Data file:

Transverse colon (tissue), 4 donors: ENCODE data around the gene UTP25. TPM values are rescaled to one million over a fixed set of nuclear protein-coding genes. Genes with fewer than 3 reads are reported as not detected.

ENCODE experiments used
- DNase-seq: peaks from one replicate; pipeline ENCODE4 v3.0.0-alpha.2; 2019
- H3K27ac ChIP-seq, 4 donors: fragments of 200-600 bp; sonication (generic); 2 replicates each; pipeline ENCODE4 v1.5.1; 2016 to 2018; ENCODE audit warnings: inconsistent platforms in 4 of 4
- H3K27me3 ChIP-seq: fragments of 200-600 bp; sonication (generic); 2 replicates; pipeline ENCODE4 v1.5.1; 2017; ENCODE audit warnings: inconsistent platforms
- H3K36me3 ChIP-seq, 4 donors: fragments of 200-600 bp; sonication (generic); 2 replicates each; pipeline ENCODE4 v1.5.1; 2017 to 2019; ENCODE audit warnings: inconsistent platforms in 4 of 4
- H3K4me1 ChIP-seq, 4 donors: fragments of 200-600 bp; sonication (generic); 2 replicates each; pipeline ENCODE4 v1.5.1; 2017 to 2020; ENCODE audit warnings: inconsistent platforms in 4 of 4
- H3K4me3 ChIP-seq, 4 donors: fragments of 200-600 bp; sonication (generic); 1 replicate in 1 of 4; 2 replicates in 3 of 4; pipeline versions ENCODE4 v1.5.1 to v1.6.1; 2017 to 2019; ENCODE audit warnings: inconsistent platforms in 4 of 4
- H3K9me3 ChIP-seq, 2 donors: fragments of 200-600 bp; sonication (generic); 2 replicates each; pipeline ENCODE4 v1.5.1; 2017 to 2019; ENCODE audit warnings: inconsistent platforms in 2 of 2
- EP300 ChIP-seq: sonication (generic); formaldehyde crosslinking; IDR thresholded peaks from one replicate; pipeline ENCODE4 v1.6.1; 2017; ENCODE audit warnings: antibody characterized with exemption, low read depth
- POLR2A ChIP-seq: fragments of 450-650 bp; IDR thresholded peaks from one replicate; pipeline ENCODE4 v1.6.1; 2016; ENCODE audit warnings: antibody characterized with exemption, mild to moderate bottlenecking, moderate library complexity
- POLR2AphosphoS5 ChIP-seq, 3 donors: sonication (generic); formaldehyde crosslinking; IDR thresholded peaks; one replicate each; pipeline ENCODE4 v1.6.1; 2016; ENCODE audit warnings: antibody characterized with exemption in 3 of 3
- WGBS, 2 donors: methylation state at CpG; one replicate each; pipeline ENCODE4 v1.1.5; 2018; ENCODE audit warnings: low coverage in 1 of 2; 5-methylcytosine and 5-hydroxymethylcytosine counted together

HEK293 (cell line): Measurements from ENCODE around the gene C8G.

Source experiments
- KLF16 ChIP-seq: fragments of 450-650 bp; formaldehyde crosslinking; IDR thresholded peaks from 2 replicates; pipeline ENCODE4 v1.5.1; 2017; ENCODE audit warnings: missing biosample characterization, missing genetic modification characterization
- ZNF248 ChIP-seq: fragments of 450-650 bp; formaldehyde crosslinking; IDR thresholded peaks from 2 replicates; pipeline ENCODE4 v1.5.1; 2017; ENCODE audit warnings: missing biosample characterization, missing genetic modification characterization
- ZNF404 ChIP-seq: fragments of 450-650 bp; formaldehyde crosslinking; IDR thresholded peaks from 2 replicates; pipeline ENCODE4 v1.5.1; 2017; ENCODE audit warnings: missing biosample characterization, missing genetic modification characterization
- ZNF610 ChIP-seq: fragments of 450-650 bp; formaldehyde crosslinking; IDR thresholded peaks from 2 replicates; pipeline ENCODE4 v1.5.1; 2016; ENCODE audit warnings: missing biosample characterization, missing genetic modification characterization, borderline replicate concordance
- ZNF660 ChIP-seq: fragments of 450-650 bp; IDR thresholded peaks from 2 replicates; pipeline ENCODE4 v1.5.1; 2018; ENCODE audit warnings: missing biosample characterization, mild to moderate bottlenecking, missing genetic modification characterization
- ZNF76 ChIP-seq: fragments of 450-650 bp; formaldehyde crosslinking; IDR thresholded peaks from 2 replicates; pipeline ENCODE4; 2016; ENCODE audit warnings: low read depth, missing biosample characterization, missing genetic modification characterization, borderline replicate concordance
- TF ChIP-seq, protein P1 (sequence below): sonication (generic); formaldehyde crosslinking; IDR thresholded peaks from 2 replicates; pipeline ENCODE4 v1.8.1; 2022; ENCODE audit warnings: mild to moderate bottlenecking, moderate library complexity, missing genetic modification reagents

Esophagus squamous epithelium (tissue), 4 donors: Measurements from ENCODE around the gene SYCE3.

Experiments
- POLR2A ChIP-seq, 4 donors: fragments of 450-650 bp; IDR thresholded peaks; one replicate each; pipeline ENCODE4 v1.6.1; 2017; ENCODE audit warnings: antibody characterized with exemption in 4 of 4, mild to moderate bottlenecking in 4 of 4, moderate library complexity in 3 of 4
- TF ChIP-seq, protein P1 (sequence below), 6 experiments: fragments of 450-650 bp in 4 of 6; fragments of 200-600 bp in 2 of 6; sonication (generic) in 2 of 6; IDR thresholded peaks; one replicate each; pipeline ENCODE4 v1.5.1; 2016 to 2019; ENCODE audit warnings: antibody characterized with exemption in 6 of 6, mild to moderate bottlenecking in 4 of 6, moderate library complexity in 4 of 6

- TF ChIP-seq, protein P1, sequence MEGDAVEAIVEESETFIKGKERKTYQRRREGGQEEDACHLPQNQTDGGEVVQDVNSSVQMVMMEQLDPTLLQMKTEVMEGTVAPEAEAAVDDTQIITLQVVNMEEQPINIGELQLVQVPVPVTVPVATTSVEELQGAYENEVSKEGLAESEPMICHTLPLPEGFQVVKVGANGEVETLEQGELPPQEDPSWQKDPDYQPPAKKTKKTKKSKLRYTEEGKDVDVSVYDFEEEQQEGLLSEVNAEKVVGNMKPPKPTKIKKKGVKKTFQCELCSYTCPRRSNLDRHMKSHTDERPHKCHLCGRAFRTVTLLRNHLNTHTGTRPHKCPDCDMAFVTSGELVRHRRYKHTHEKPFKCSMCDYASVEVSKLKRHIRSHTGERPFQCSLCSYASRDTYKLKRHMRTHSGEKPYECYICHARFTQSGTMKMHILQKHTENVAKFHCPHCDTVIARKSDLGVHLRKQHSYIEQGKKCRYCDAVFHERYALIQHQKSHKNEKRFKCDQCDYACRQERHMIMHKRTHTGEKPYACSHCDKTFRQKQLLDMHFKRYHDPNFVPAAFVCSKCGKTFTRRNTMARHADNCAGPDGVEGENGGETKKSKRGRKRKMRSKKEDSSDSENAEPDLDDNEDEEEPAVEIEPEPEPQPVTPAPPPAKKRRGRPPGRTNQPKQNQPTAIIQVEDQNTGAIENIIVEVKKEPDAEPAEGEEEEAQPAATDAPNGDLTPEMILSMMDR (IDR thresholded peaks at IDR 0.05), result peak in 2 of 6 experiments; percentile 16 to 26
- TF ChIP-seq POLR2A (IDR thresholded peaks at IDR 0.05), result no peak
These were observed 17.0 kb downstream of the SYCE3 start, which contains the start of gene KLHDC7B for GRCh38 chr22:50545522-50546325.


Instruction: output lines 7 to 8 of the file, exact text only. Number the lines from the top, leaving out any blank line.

- H3K4me1 ChIP-seq, 4 donors: fragments of 200-600 bp; sonication (generic); 2 replicates each; pipeline ENCODE4 v1.5.1; 2017 to 2020; ENCODE audit warnings: inconsistent platforms in 4 of 4
- H3K4me3 ChIP-seq, 4 donors: fragments of 200-600 bp; sonication (generic); 1 replicate in 1 of 4; 2 replicates in 3 of 4; pipeline versions ENCODE4 v1.5.1 to v1.6.1; 2017 to 2019; ENCODE audit warnings: inconsistent platforms in 4 of 4